Antique tall case clock movement

David A Vallone

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Can anyone identify this movement as to age and if it is English or American?

Thank You,
David

9EAE672E-8062-48E1-BA8A-3B416CCC3C3B.jpeg 590A94C2-2868-4541-B63E-BF5774A11C67.jpeg
 

Jim DuBois

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Determining country of origin, English vs. American clock movement, can be very difficult. From your two photos, I suspect it to be English, but made well away from London or any other seat of major clockmaking. It is more roughly made than most English/Irish/Scottish movements, but does not exhibit several of the traits commonly seen in American clockmaking of the period. By that I mean the brass plates appear well cast, the columns are well done, the rack and strike initiation levers are well done, etc. The heavily incised layout lines are not commonly seen here either. We see a lot of clocks here with smooth drums, while yours are grooved. The very little that can be seen of your seatboard is more suggestive of being American. (thick, and apparently pine?) So, overall, no real proof points in either direction. We also imported a lot of English work back in the day, whole movements, or kits of parts, completed the clockwork and applied our faces and names, and claimed it as ours
 

David A Vallone

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Thank you very much for the information. I suspect English also and was told that it dated to about the same time as the dial. Here is a couple pictures of the dial and case.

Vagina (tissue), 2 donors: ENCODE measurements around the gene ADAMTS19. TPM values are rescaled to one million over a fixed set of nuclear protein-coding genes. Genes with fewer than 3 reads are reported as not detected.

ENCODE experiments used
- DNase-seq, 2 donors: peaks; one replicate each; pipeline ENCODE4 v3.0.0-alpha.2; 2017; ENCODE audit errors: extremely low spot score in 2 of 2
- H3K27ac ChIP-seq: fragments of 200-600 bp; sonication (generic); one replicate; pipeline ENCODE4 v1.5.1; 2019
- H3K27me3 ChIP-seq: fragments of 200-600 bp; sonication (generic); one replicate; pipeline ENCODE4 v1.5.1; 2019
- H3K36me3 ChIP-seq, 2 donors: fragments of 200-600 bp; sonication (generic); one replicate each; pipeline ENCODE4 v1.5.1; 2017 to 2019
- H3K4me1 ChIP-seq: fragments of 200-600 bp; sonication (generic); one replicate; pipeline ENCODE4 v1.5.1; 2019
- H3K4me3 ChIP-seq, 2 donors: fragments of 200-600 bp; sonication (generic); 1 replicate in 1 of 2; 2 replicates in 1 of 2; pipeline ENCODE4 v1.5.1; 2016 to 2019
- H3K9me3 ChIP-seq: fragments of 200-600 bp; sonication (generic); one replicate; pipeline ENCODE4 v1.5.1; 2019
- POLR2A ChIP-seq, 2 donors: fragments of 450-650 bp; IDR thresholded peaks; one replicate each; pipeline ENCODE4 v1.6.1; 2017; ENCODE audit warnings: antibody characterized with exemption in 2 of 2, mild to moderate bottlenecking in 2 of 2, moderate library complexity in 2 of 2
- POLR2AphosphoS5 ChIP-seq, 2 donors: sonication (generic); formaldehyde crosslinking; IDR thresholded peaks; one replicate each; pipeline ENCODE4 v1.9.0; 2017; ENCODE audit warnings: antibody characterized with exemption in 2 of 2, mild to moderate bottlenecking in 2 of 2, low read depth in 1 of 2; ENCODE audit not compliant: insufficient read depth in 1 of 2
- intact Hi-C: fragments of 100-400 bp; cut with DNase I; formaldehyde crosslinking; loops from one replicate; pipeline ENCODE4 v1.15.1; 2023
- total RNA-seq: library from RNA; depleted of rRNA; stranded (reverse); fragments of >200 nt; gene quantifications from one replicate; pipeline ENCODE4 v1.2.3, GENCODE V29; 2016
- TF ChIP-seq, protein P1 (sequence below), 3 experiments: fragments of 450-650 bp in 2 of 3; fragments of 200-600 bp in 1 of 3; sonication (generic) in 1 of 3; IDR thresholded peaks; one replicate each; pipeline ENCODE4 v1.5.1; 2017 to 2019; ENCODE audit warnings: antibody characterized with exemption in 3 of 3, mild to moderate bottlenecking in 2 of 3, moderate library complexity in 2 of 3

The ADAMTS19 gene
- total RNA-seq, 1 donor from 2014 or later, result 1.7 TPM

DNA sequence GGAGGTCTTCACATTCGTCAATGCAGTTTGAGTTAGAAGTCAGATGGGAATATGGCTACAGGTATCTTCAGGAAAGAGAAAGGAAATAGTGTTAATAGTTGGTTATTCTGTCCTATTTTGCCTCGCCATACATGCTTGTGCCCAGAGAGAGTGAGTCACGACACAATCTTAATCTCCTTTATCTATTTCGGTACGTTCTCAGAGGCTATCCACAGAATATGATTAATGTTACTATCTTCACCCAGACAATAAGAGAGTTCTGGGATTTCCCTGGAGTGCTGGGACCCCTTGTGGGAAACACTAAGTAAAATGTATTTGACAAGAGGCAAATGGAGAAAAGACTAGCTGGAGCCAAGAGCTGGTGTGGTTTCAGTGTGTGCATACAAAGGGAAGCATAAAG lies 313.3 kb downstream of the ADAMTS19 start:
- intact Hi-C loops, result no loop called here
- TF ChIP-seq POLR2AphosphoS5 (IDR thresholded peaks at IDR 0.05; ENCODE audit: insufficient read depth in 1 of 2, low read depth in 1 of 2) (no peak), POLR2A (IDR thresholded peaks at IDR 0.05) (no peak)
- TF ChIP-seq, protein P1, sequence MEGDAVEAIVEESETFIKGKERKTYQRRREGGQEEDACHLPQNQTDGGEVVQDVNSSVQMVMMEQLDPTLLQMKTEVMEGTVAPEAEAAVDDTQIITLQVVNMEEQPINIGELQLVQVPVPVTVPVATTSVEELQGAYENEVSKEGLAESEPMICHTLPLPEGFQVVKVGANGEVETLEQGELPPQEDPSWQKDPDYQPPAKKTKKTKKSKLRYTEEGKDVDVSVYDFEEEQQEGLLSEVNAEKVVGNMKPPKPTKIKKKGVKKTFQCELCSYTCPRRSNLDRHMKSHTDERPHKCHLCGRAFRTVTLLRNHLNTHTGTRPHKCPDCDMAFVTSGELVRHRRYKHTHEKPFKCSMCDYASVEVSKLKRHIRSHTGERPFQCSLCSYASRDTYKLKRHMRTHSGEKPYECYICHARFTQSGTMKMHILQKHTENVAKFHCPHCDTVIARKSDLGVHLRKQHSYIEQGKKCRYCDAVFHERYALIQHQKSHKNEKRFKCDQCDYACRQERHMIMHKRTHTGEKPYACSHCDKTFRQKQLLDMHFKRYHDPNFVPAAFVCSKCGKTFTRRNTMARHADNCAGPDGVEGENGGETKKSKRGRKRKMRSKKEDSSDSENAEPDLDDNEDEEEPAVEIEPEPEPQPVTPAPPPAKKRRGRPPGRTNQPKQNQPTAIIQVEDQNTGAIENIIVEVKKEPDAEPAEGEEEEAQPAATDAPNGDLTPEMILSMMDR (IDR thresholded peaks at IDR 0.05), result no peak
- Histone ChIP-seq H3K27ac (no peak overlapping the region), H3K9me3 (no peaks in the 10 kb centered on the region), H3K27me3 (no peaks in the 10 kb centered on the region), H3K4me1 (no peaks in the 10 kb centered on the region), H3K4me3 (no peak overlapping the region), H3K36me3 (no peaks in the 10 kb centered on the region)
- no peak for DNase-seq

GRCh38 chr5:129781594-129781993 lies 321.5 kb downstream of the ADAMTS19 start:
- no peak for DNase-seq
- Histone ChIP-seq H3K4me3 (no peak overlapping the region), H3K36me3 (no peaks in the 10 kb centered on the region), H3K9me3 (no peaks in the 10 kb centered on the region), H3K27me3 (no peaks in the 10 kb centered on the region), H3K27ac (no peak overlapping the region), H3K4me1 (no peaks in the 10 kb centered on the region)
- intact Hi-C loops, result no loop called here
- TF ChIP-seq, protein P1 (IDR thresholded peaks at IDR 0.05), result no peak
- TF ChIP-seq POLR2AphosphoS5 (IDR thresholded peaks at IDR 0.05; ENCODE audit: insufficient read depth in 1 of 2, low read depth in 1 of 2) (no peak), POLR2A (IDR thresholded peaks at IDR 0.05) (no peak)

Determining country of origin, English vs. American clock movement, can be very difficult. From your two photos, I suspect it to be English, but made well away from London or any other seat of major clockmaking. It is more roughly made than most English/Irish/Scottish movements, but does not exhibit several of the traits commonly seen in American clockmaking of the period. By that I mean the brass plates appear well cast, the columns are well done, the rack and strike initiation levers are well done, etc. The heavily incised layout lines are not commonly seen here either. We see a lot of clocks here with smooth drums, while yours are grooved. The very little that can be seen of your seatboard is more suggestive of being American. (thick, and apparently pine?) So, overall, no real proof points in either direction. We also imported a lot of English work back in the day, whole movements, or kits of parts, completed the clockwork and applied our faces and names, and claimed it as ours
image.jpg image.jpg
 

Jim DuBois

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Looks like a nice dial, a very nice case. Good name and location on the dial also! Deserving of a well-fit-up movement to the dial I think!
 

David A Vallone

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Looks like a nice dial, a very nice case. Good name and location on the dial also! Deserving of a well-fit-up movement to the dial I think!